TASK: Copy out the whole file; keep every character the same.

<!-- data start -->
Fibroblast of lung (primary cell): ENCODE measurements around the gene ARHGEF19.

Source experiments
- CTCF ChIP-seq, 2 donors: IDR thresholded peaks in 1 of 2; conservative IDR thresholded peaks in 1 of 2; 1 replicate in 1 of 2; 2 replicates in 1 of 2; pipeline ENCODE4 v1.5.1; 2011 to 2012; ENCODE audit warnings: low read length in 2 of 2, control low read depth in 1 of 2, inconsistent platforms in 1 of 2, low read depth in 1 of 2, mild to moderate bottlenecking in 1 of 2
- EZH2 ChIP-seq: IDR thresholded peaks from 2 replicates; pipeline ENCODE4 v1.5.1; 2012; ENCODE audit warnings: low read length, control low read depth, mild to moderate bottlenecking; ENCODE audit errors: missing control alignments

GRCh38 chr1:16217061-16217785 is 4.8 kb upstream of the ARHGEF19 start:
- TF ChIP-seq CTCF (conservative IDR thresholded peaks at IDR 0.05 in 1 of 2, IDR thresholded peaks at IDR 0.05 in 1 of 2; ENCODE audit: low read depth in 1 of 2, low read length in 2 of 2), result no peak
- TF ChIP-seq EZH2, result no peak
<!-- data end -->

Fibroblast of lung (primary cell): ENCODE measurements around the gene ARHGEF19.

Source experiments
- CTCF ChIP-seq, 2 donors: IDR thresholded peaks in 1 of 2; conservative IDR thresholded peaks in 1 of 2; 1 replicate in 1 of 2; 2 replicates in 1 of 2; pipeline ENCODE4 v1.5.1; 2011 to 2012; ENCODE audit warnings: low read length in 2 of 2, control low read depth in 1 of 2, inconsistent platforms in 1 of 2, low read depth in 1 of 2, mild to moderate bottlenecking in 1 of 2
- EZH2 ChIP-seq: IDR thresholded peaks from 2 replicates; pipeline ENCODE4 v1.5.1; 2012; ENCODE audit warnings: low read length, control low read depth, mild to moderate bottlenecking; ENCODE audit errors: missing control alignments

GRCh38 chr1:16217061-16217785 is 4.8 kb upstream of the ARHGEF19 start:
- TF ChIP-seq CTCF (conservative IDR thresholded peaks at IDR 0.05 in 1 of 2, IDR thresholded peaks at IDR 0.05 in 1 of 2; ENCODE audit: low read depth in 1 of 2, low read length in 2 of 2), result no peak
- TF ChIP-seq EZH2, result no peak